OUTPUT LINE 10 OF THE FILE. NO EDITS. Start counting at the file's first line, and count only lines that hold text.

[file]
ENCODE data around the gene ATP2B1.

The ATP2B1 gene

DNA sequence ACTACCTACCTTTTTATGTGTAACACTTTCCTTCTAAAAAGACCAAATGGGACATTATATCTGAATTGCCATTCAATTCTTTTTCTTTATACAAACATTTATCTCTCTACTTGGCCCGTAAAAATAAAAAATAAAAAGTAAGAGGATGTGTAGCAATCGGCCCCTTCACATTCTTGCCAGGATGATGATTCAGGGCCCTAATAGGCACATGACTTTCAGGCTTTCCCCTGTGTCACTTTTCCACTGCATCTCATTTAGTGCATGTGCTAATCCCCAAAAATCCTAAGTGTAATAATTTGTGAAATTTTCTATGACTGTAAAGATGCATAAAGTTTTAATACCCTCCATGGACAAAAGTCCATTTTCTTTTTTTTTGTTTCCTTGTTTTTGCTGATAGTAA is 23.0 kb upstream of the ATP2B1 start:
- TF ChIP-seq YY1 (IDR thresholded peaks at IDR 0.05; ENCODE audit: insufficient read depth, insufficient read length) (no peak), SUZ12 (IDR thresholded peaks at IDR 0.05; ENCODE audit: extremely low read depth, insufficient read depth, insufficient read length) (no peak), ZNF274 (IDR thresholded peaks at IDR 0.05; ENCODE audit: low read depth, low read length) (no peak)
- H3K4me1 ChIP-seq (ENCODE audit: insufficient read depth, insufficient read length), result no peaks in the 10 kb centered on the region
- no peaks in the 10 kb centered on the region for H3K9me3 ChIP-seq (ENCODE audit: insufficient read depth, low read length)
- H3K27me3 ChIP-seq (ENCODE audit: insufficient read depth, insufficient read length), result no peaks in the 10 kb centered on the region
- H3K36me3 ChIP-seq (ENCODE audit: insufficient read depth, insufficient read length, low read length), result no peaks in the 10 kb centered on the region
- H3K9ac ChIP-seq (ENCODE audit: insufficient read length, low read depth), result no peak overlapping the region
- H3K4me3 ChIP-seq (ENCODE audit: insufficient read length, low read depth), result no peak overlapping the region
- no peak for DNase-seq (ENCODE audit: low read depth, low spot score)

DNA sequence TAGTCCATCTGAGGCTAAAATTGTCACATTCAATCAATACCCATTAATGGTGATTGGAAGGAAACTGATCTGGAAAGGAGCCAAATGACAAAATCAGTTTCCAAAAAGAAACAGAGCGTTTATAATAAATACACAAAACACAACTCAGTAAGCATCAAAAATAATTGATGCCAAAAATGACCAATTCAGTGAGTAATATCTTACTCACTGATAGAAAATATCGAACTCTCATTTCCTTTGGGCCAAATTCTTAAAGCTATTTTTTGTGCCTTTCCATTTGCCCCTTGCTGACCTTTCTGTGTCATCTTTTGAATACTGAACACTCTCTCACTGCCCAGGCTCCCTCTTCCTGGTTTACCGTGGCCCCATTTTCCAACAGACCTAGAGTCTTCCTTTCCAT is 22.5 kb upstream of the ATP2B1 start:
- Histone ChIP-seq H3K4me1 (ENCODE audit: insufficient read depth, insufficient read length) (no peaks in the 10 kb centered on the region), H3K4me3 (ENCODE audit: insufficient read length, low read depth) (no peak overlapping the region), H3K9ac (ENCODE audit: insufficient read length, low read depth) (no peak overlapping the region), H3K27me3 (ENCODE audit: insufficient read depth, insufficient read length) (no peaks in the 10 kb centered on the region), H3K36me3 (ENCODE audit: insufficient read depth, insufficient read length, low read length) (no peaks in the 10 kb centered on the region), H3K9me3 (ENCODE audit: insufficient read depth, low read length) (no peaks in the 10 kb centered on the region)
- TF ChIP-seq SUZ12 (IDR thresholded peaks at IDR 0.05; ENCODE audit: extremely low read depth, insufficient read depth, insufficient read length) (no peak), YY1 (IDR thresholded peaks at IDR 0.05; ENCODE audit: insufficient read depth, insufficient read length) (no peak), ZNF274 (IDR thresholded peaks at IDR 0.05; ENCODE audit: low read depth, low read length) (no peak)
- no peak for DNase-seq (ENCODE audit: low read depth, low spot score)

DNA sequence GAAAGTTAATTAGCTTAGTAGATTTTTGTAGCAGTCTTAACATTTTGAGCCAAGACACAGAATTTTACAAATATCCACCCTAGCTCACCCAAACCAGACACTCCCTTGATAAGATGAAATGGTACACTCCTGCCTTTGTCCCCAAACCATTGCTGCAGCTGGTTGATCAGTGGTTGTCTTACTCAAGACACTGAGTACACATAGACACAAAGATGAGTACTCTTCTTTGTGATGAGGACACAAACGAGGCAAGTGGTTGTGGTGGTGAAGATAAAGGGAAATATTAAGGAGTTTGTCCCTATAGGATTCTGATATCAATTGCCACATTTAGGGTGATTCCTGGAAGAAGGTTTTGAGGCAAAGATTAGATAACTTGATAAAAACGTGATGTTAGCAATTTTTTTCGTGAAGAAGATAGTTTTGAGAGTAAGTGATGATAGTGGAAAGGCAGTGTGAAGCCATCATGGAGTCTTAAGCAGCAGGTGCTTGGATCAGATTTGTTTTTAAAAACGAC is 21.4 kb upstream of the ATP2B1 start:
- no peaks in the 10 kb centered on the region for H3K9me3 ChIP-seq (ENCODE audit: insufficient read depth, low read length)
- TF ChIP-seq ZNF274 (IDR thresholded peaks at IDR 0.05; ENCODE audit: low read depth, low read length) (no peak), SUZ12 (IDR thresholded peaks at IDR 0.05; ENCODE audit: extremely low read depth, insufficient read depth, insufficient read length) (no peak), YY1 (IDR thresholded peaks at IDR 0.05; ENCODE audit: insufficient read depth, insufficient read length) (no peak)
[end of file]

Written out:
- H3K4me3 ChIP-seq (ENCODE audit: insufficient read length, low read depth), result no peak overlapping the region